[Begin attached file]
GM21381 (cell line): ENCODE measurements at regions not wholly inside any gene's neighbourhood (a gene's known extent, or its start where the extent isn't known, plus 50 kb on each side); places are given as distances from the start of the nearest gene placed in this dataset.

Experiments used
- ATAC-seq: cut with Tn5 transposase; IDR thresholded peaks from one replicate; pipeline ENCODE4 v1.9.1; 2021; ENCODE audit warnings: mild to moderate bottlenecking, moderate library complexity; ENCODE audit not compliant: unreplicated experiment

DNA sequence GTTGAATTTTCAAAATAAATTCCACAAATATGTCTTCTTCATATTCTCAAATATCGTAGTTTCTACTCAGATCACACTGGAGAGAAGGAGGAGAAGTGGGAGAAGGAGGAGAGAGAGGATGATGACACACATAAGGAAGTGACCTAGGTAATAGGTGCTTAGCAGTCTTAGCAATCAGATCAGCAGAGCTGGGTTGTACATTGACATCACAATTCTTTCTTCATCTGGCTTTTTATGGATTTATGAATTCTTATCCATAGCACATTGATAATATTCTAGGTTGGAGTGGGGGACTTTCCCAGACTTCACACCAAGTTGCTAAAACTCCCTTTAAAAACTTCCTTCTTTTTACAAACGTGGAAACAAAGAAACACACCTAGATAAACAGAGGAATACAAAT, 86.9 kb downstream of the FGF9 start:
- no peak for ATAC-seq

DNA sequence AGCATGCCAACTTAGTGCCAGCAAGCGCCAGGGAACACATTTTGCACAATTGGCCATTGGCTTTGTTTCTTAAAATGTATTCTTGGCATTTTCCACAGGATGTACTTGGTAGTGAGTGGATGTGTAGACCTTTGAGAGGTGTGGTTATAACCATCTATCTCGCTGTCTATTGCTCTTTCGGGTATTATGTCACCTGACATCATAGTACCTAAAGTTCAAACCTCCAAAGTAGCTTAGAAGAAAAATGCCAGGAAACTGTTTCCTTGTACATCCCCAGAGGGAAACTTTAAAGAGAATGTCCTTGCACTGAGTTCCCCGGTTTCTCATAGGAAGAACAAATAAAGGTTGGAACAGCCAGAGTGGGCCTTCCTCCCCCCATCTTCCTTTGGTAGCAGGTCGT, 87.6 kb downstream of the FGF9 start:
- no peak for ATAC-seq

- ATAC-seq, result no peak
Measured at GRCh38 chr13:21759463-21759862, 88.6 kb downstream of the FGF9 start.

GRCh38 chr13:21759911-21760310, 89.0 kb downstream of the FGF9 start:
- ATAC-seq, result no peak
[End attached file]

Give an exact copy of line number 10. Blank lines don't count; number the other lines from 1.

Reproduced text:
GRCh38 chr13:21759911-21760310, 89.0 kb downstream of the FGF9 start: